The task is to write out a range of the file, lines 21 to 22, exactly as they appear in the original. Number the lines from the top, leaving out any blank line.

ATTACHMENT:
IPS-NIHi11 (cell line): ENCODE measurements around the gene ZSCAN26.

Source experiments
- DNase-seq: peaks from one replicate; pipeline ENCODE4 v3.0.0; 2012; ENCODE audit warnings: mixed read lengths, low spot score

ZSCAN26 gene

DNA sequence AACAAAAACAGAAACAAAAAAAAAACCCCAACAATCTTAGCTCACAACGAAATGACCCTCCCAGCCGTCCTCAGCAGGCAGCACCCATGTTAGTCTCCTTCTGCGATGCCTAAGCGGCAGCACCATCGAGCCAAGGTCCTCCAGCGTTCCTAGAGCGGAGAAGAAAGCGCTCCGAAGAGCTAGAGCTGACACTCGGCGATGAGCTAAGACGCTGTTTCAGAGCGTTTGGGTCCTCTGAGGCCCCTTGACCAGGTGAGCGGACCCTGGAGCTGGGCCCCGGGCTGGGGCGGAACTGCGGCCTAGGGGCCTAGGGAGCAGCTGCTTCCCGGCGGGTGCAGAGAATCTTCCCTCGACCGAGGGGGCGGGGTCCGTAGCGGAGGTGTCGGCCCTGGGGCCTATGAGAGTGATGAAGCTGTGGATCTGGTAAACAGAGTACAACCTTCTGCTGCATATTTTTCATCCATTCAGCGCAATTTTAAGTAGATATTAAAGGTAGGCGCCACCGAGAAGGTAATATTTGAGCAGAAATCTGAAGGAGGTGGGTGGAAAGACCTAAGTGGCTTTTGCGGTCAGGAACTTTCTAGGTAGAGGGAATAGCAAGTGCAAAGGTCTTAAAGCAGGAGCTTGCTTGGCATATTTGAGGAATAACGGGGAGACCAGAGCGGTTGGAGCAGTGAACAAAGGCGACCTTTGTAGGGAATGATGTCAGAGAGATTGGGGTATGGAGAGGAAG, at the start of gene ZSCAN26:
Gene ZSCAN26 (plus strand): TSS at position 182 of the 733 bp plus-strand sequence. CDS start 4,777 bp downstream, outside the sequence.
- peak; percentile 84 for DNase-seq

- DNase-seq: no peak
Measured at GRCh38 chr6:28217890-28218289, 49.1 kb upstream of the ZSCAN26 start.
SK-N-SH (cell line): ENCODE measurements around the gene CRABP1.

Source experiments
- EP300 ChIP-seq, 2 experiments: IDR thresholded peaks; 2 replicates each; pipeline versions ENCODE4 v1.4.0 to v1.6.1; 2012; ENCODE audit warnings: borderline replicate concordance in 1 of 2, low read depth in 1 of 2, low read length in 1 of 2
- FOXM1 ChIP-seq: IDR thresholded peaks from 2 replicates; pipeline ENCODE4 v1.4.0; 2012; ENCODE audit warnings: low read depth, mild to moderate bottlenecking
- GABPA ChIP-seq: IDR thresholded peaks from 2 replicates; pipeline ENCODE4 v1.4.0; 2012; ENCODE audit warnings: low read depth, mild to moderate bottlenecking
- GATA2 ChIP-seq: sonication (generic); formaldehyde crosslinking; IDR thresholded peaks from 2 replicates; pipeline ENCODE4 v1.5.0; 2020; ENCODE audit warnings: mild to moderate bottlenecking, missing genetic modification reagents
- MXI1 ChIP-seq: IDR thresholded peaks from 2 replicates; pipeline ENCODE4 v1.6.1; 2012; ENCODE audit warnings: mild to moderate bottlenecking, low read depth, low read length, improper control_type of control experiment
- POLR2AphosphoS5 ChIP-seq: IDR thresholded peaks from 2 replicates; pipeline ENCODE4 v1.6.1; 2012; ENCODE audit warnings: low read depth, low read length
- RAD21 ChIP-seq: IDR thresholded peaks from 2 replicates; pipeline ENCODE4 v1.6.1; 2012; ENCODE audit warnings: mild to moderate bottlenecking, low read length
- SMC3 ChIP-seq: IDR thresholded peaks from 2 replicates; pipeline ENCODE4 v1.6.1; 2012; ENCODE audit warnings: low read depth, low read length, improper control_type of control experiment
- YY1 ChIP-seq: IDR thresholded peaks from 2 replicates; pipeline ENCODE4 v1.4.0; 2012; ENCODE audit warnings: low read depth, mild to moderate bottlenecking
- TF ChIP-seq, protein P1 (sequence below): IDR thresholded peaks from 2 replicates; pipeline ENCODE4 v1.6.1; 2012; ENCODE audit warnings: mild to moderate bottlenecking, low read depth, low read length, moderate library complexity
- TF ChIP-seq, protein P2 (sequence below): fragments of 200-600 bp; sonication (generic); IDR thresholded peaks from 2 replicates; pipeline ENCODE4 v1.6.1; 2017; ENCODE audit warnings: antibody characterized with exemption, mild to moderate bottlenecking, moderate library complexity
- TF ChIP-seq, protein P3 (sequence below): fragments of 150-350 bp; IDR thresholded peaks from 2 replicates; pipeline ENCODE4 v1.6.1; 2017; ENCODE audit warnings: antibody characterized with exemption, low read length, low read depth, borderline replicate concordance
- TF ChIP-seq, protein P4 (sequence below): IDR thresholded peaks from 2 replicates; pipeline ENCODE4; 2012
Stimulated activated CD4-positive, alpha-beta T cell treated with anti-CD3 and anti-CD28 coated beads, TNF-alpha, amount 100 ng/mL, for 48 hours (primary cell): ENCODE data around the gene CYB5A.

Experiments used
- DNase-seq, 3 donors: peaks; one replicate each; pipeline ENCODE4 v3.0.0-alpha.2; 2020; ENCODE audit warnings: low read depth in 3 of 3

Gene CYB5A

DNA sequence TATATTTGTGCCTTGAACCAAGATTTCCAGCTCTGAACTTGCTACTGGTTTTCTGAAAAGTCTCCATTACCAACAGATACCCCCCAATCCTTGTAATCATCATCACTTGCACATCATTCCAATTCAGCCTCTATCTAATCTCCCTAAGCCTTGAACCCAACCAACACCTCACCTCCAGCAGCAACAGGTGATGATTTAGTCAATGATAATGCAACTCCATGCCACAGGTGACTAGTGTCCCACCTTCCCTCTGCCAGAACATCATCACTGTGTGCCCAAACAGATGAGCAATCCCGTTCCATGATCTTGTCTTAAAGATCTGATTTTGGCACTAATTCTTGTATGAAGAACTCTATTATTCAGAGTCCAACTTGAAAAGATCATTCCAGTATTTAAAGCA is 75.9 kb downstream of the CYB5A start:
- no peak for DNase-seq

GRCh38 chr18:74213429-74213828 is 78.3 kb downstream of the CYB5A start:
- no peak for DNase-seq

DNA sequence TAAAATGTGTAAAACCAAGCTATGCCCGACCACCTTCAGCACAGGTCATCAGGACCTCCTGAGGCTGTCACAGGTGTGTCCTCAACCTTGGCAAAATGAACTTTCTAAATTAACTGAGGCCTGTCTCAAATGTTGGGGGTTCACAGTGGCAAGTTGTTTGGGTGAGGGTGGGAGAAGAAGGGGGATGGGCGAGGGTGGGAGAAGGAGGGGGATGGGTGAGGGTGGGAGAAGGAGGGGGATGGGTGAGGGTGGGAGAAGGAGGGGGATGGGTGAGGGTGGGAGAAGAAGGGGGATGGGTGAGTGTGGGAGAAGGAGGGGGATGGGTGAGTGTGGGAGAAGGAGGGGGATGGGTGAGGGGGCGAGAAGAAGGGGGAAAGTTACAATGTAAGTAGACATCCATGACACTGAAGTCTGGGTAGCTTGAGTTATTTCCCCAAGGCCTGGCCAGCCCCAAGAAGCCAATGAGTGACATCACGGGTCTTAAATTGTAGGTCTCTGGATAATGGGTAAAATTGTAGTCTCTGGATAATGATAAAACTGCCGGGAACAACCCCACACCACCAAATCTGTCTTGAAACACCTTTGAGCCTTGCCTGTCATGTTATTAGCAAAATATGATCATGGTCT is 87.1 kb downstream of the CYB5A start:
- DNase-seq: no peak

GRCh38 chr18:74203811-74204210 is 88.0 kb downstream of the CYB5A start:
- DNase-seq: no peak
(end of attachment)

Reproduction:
- TF ChIP-seq, protein P1 (sequence below): IDR thresholded peaks from 2 replicates; pipeline ENCODE4 v1.6.1; 2012; ENCODE audit warnings: mild to moderate bottlenecking, low read depth, low read length, moderate library complexity
- TF ChIP-seq, protein P2 (sequence below): fragments of 200-600 bp; sonication (generic); IDR thresholded peaks from 2 replicates; pipeline ENCODE4 v1.6.1; 2017; ENCODE audit warnings: antibody characterized with exemption, mild to moderate bottlenecking, moderate library complexity